The putative involvement of ETV6/JAK2 fusions in both myeloid and lymphoid malignancies is unusual and could be explained by the involvement of the JAK2 kinase in multiple signaling pathways. It should be noted that in the ALL case only part of the JH2 domain is present in the fusion, whereas the complete JH2 domain is present in the fusion found in the myeloid case. Recently it was shown39 that JAK2 activates Raf-1 via p21ras, thus linking JAK2 to the PDGFRB kinase–dependent signaling pathways which appear activated by the t(5; 12) in myeloid malignancies.35 This raises the question of whether the JH2 domain of JAK2, whose specific role is not known, is involved in the determination of the specific pathways activated by the ETV6/JAK2 fusion protein.

In conclusion, we now have the appropriate tools to investigate JAK2 involvement through chromosomal rearrangements in human neoplasia by FISH analysis. Furthermore, we show that dissection of complex chromosomal rearrangements can lead to the identification of different putative actors in leukemiogenesis for each of the observed abnormalities. Also, the occurrence of variant splicing has to be considered during the analysis of other translocations involving ETV6 or JAK2. Finally, to elucidate the potential role of the JH2 domain of JAK2 in the lineage specificity of the putative fusion proteins, a dissection of the pathways activated by the different ETV6/JAK2 fusions will be needed.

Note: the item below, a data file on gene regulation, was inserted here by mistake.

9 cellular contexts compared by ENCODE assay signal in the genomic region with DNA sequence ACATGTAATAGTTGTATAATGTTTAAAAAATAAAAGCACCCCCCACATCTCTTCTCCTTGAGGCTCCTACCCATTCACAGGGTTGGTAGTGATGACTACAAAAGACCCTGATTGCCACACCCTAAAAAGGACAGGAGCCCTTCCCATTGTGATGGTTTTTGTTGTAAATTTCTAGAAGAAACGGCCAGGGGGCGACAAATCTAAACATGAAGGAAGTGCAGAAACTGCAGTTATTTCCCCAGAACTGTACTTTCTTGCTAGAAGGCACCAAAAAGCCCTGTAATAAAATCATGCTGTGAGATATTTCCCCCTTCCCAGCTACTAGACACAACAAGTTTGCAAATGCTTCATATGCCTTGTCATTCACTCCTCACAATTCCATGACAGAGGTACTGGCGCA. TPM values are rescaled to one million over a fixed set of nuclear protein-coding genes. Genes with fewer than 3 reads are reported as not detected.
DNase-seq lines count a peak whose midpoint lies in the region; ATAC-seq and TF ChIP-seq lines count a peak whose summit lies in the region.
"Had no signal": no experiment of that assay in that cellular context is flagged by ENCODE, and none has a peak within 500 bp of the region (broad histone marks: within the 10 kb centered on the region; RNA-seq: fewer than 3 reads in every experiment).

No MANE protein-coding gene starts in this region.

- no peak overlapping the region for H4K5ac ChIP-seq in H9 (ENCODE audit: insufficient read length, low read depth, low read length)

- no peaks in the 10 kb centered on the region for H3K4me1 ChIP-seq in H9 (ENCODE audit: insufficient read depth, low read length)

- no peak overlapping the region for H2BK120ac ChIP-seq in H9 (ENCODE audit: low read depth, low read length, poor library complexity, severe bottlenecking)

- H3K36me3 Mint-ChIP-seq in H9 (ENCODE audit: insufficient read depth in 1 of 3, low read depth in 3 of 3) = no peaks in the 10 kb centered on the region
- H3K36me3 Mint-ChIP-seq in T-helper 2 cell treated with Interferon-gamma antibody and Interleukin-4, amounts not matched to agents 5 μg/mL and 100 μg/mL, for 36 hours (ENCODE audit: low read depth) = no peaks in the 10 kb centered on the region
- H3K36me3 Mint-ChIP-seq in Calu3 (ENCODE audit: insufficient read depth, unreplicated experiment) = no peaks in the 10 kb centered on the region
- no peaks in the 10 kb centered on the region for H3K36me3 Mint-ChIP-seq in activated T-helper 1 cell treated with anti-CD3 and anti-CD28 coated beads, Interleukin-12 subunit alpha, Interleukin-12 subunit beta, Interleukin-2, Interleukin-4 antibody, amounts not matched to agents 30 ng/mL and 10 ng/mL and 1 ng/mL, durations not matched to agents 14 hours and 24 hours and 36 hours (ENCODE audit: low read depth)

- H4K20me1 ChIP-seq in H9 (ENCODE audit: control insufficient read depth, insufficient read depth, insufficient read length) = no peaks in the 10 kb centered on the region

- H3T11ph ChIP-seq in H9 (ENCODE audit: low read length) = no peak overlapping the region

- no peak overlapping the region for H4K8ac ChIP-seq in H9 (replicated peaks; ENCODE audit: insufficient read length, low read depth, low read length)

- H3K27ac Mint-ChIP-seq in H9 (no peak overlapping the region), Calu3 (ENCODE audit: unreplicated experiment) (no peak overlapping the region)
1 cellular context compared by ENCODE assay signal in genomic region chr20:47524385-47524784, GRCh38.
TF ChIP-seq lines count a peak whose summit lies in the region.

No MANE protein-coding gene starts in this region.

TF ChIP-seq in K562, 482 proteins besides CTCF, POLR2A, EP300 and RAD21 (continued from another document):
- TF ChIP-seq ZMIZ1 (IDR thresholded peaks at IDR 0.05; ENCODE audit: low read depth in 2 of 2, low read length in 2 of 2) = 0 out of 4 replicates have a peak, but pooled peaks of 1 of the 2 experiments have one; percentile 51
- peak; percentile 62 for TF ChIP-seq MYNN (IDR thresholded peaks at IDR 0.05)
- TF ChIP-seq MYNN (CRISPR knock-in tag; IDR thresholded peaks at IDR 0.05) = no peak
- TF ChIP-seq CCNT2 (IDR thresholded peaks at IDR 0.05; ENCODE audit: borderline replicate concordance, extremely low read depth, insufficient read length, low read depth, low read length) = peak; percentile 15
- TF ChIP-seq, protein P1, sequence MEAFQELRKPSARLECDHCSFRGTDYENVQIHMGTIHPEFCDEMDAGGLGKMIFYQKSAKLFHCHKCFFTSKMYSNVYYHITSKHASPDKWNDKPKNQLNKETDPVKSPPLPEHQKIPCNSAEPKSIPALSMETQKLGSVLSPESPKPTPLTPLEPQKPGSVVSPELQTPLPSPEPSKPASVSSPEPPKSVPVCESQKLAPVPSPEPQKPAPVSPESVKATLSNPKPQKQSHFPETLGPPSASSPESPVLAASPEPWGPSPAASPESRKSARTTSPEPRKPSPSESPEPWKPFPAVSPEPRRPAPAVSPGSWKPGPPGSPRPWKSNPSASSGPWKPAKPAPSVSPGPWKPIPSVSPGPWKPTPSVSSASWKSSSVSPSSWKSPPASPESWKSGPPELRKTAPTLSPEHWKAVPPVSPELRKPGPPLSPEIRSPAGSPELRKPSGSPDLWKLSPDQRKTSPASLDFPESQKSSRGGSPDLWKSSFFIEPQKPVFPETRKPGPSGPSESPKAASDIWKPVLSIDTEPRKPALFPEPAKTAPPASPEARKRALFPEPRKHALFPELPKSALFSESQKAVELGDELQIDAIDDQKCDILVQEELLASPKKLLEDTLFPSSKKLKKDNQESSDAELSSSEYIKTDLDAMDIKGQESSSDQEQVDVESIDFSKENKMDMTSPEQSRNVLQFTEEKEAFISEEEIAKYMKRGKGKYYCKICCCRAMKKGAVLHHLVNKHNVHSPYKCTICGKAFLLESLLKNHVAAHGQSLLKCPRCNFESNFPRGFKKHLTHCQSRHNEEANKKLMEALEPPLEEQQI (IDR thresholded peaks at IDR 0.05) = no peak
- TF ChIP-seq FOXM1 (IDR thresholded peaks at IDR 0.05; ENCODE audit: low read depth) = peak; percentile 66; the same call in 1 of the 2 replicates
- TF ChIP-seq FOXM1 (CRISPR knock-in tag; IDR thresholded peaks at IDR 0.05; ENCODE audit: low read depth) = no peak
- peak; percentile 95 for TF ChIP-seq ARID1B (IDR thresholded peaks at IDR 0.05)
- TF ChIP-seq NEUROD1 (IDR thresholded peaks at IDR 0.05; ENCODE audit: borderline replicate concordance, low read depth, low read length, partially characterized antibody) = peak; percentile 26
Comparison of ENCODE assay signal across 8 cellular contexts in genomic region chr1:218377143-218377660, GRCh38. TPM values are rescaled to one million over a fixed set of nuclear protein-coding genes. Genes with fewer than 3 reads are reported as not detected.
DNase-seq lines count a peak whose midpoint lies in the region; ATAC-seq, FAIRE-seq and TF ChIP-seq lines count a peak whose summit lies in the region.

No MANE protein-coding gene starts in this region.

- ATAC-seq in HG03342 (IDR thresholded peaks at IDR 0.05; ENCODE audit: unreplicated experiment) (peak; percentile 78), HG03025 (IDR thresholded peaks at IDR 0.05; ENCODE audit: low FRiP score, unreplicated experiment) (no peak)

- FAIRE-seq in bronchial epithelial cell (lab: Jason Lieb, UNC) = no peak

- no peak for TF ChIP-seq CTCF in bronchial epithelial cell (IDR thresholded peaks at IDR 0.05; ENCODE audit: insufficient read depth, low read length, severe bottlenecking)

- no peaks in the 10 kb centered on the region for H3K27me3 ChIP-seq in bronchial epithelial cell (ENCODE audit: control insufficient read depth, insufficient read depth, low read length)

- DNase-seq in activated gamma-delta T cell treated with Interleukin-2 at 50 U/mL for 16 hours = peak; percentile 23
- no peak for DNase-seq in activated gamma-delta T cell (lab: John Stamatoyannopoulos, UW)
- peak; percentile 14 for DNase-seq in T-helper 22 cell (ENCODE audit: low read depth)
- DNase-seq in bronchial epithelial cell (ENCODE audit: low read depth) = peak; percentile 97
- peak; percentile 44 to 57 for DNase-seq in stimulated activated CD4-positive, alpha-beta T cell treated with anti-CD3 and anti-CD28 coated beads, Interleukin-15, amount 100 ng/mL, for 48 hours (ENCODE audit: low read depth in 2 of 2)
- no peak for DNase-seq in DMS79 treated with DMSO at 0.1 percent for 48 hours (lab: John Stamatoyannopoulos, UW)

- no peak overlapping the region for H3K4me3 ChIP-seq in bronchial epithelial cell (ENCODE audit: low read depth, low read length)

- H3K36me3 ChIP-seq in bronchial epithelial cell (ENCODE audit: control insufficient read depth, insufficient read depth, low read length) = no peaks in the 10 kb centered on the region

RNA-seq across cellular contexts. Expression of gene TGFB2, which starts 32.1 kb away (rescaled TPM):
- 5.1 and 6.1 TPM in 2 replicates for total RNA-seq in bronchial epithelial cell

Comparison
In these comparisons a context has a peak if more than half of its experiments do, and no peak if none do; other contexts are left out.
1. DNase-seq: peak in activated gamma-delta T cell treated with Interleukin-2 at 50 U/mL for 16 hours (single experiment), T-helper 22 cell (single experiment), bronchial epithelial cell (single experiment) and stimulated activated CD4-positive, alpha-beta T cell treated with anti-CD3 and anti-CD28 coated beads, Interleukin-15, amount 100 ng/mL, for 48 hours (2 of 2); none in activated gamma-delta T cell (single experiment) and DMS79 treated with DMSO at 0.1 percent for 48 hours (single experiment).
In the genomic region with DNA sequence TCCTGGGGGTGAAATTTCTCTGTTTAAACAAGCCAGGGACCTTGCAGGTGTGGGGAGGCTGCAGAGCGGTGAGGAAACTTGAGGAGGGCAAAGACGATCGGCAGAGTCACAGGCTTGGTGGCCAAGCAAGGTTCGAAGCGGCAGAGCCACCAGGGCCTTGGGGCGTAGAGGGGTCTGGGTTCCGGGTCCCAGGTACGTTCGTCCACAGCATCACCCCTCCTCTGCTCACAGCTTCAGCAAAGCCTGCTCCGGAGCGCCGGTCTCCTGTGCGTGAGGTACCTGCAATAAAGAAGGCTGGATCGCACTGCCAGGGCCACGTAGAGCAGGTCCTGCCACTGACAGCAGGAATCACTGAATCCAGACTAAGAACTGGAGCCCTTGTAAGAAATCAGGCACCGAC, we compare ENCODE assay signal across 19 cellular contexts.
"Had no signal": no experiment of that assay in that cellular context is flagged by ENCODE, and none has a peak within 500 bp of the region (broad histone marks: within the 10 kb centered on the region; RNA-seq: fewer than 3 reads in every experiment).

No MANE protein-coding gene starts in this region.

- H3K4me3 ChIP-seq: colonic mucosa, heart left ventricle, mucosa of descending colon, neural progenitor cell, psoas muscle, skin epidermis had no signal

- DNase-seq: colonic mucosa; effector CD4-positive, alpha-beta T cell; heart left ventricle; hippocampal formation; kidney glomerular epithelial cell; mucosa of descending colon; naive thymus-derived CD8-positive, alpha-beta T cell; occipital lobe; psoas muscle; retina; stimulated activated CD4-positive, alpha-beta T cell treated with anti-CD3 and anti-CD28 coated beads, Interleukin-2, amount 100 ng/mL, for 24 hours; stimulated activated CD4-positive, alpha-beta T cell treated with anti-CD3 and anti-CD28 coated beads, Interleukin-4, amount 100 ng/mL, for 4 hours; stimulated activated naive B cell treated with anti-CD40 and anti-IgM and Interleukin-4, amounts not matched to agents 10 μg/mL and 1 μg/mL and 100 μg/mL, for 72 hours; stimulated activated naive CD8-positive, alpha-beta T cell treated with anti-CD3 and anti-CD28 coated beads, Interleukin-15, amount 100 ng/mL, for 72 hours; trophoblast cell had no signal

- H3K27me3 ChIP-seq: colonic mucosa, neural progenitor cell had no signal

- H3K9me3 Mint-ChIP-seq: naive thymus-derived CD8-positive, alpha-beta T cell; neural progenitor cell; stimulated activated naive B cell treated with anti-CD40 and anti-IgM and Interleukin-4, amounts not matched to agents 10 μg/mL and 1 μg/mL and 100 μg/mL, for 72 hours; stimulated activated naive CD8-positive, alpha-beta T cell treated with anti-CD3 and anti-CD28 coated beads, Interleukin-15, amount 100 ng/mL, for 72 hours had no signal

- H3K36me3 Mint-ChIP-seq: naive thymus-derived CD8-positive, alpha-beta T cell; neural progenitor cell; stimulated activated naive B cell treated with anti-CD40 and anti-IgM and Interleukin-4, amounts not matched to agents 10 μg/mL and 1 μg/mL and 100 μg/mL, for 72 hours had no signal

We thank A. Criel and D. Selleslagh for patient material, B. Brunet for technical support of cytogenetics, and R. Gratery for artwork.


  • Supported by the CNRS, a grant from the Ligue nationale Française Contre le Cancer, a grant from the Association pour la Recherche sur le Cancer, and Grant No. G 0153.96 of the FWO-Vlaanderen. P.M. is an ‘onderzoeksdirecteur’ and M.B. a “postdoctoraal onderzoeker” of the FWO-Vlaanderen; P.P. is the recipient of a scholarship of the IWT.

  • Address reprint requests to Peter Marynen, PhD, Center for Human Genetics, University of Leuven, Campus Gasthuisberg, Herestraat 49, B-3000 Leuven, Belgium.

  • Submitted July 8, 1997.
  • Accepted July 22, 1997.